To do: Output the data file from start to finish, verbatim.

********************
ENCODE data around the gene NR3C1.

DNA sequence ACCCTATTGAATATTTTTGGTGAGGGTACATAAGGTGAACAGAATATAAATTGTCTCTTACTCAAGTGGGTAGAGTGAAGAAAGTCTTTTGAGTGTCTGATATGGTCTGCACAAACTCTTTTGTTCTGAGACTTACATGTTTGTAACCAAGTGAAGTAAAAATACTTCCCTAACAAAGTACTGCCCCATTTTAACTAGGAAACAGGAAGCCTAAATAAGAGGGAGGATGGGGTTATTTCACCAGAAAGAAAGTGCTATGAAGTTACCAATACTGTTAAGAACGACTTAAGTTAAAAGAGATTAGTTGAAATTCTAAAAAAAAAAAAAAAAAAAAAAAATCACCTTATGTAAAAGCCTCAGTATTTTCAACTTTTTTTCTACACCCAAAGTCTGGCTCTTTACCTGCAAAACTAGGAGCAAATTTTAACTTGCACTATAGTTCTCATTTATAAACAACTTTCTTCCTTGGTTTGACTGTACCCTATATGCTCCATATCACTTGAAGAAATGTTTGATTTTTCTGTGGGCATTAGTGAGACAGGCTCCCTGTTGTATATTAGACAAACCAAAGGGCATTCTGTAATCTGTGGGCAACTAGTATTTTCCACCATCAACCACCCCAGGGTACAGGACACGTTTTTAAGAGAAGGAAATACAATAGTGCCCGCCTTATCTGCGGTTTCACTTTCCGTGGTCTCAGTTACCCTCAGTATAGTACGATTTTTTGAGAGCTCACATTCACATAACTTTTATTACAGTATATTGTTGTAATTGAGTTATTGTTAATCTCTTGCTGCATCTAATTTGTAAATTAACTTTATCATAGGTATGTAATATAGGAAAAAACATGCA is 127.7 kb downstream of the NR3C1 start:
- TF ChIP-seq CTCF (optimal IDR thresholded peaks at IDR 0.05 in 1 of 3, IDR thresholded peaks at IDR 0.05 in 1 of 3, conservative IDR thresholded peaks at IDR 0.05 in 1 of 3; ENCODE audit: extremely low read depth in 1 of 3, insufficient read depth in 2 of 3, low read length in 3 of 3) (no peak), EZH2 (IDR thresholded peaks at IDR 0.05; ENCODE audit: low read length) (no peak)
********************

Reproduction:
ENCODE data around the gene NR3C1.

DNA sequence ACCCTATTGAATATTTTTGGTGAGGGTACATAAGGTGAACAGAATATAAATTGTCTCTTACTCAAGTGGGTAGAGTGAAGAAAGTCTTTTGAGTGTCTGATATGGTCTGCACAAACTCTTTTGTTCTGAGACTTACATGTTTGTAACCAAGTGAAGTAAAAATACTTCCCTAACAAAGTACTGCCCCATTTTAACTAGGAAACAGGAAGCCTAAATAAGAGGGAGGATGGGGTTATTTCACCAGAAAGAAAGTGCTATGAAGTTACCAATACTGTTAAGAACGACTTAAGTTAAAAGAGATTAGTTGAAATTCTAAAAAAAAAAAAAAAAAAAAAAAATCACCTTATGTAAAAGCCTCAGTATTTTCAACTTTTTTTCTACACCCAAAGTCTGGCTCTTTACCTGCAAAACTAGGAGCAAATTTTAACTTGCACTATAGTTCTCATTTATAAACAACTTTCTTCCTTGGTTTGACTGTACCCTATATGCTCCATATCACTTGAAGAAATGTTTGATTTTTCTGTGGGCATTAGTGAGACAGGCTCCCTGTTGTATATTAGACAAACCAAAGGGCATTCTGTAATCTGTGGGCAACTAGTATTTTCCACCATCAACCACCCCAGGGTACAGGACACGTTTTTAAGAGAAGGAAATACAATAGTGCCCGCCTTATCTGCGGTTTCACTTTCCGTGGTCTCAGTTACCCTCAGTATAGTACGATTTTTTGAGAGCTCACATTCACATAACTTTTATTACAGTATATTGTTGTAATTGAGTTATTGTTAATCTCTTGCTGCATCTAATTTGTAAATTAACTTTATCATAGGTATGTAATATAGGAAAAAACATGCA is 127.7 kb downstream of the NR3C1 start:
- TF ChIP-seq CTCF (optimal IDR thresholded peaks at IDR 0.05 in 1 of 3, IDR thresholded peaks at IDR 0.05 in 1 of 3, conservative IDR thresholded peaks at IDR 0.05 in 1 of 3; ENCODE audit: extremely low read depth in 1 of 3, insufficient read depth in 2 of 3, low read length in 3 of 3) (no peak), EZH2 (IDR thresholded peaks at IDR 0.05; ENCODE audit: low read length) (no peak)